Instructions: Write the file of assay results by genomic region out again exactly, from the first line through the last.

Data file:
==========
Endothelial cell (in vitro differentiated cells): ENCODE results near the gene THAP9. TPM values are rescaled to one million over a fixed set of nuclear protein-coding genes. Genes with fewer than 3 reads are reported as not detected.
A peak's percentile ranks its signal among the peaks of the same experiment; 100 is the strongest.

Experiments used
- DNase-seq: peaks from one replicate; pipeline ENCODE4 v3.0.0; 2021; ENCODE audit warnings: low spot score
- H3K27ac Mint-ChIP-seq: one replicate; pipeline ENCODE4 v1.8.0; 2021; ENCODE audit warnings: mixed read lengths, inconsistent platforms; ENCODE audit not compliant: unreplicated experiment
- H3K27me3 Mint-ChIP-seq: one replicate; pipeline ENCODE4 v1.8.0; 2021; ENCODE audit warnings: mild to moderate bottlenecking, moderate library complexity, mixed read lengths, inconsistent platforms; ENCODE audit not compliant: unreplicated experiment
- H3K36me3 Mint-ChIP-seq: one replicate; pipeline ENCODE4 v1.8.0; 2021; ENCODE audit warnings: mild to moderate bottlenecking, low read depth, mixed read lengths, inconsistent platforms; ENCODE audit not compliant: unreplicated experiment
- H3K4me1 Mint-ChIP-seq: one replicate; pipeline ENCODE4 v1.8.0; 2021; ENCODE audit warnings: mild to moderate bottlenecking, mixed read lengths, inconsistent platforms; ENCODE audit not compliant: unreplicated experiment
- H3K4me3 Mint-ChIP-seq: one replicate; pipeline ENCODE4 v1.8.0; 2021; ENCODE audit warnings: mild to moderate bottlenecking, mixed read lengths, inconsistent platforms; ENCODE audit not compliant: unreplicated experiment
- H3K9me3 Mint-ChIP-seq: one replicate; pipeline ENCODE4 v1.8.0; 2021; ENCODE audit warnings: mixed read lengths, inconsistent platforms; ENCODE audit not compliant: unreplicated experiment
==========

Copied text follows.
Endothelial cell (in vitro differentiated cells): ENCODE results near the gene THAP9. TPM values are rescaled to one million over a fixed set of nuclear protein-coding genes. Genes with fewer than 3 reads are reported as not detected.
A peak's percentile ranks its signal among the peaks of the same experiment; 100 is the strongest.

Experiments used
- DNase-seq: peaks from one replicate; pipeline ENCODE4 v3.0.0; 2021; ENCODE audit warnings: low spot score
- H3K27ac Mint-ChIP-seq: one replicate; pipeline ENCODE4 v1.8.0; 2021; ENCODE audit warnings: mixed read lengths, inconsistent platforms; ENCODE audit not compliant: unreplicated experiment
- H3K27me3 Mint-ChIP-seq: one replicate; pipeline ENCODE4 v1.8.0; 2021; ENCODE audit warnings: mild to moderate bottlenecking, moderate library complexity, mixed read lengths, inconsistent platforms; ENCODE audit not compliant: unreplicated experiment
- H3K36me3 Mint-ChIP-seq: one replicate; pipeline ENCODE4 v1.8.0; 2021; ENCODE audit warnings: mild to moderate bottlenecking, low read depth, mixed read lengths, inconsistent platforms; ENCODE audit not compliant: unreplicated experiment
- H3K4me1 Mint-ChIP-seq: one replicate; pipeline ENCODE4 v1.8.0; 2021; ENCODE audit warnings: mild to moderate bottlenecking, mixed read lengths, inconsistent platforms; ENCODE audit not compliant: unreplicated experiment
- H3K4me3 Mint-ChIP-seq: one replicate; pipeline ENCODE4 v1.8.0; 2021; ENCODE audit warnings: mild to moderate bottlenecking, mixed read lengths, inconsistent platforms; ENCODE audit not compliant: unreplicated experiment
- H3K9me3 Mint-ChIP-seq: one replicate; pipeline ENCODE4 v1.8.0; 2021; ENCODE audit warnings: mixed read lengths, inconsistent platforms; ENCODE audit not compliant: unreplicated experiment